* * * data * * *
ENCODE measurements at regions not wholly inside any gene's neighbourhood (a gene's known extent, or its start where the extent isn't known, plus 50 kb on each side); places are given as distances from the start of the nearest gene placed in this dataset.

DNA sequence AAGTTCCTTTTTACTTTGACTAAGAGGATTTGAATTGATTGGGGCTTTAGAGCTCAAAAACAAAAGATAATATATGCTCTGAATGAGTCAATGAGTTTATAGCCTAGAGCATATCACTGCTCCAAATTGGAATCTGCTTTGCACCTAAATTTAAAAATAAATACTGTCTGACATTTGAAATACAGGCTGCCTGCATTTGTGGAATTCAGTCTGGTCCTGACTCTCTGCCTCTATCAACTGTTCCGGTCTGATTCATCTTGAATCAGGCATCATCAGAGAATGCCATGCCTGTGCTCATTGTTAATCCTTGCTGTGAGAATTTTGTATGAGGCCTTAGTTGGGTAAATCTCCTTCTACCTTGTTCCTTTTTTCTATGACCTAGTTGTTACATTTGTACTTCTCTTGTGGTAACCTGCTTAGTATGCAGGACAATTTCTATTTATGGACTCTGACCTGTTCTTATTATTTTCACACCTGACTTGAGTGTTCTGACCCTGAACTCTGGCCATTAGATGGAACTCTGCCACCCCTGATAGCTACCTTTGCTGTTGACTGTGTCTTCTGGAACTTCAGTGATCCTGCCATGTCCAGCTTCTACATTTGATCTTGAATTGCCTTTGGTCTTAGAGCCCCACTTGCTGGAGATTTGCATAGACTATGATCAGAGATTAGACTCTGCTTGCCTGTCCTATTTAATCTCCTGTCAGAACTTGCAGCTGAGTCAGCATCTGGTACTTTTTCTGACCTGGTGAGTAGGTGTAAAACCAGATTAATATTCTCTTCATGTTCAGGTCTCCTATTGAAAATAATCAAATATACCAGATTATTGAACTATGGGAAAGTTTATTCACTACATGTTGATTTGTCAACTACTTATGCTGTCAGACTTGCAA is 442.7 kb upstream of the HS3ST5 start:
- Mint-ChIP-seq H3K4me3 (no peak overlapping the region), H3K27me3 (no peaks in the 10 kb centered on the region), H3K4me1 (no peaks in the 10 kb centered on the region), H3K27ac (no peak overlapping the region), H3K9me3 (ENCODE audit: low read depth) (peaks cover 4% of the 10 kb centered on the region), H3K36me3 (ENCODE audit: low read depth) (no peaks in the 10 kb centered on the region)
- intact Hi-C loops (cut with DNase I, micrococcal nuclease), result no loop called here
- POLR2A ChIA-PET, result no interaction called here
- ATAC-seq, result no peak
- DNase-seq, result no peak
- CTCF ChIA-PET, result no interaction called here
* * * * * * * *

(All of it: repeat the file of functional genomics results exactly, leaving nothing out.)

ENCODE measurements at regions not wholly inside any gene's neighbourhood (a gene's known extent, or its start where the extent isn't known, plus 50 kb on each side); places are given as distances from the start of the nearest gene placed in this dataset.

DNA sequence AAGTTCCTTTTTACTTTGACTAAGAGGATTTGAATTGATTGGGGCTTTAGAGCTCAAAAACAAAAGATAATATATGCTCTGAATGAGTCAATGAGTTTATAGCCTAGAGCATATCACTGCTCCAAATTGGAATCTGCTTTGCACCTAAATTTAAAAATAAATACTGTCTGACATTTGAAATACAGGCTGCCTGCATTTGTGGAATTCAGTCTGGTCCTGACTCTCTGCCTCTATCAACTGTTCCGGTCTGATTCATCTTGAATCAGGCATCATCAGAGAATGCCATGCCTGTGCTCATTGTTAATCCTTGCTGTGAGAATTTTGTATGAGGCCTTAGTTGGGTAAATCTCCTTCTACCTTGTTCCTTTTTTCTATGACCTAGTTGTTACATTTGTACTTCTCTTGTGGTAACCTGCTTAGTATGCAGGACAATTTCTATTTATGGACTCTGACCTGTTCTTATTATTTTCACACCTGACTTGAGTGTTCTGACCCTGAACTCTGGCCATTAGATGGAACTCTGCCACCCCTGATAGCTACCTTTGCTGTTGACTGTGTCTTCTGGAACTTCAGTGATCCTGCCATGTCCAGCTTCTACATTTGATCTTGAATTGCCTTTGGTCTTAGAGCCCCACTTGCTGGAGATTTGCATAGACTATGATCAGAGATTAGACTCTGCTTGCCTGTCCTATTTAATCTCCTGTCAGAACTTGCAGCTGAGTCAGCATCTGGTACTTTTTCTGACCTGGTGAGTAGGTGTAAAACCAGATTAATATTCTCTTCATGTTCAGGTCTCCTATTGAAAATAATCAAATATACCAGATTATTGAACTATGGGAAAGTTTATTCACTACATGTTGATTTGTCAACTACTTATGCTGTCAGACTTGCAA is 442.7 kb upstream of the HS3ST5 start:
- Mint-ChIP-seq H3K4me3 (no peak overlapping the region), H3K27me3 (no peaks in the 10 kb centered on the region), H3K4me1 (no peaks in the 10 kb centered on the region), H3K27ac (no peak overlapping the region), H3K9me3 (ENCODE audit: low read depth) (peaks cover 4% of the 10 kb centered on the region), H3K36me3 (ENCODE audit: low read depth) (no peaks in the 10 kb centered on the region)
- intact Hi-C loops (cut with DNase I, micrococcal nuclease), result no loop called here
- POLR2A ChIA-PET, result no interaction called here
- ATAC-seq, result no peak
- DNase-seq, result no peak
- CTCF ChIA-PET, result no interaction called here